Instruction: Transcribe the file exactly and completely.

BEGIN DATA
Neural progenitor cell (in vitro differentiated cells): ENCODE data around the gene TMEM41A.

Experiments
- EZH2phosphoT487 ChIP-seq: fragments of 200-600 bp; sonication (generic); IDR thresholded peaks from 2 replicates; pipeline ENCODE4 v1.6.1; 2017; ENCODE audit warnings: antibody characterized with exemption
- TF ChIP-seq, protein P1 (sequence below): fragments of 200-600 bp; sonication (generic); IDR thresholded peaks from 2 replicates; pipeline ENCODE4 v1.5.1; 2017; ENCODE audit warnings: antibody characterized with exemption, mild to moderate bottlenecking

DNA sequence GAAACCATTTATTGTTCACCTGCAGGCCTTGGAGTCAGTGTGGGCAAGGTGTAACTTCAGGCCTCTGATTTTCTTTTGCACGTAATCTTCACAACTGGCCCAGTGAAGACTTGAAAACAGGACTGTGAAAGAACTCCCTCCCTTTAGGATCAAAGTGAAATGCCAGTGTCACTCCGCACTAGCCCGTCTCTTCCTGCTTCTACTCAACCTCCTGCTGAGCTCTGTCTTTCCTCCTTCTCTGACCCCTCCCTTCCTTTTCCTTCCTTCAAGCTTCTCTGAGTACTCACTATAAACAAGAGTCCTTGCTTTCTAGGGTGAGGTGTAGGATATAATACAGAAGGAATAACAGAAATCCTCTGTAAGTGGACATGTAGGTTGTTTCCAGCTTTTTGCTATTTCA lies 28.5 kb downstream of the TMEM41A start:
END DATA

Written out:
Neural progenitor cell (in vitro differentiated cells): ENCODE data around the gene TMEM41A.

Experiments
- EZH2phosphoT487 ChIP-seq: fragments of 200-600 bp; sonication (generic); IDR thresholded peaks from 2 replicates; pipeline ENCODE4 v1.6.1; 2017; ENCODE audit warnings: antibody characterized with exemption
- TF ChIP-seq, protein P1 (sequence below): fragments of 200-600 bp; sonication (generic); IDR thresholded peaks from 2 replicates; pipeline ENCODE4 v1.5.1; 2017; ENCODE audit warnings: antibody characterized with exemption, mild to moderate bottlenecking

DNA sequence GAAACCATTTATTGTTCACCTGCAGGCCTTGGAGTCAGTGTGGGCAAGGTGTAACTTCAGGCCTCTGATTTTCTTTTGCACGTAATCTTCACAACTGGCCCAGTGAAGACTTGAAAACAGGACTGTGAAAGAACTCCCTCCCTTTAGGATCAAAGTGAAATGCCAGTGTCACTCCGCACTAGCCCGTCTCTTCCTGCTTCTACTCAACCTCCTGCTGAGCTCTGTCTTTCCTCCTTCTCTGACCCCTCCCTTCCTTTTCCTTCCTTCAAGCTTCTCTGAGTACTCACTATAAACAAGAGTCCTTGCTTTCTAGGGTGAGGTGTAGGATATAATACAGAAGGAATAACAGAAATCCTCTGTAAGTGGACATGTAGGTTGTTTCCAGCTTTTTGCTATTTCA lies 28.5 kb downstream of the TMEM41A start: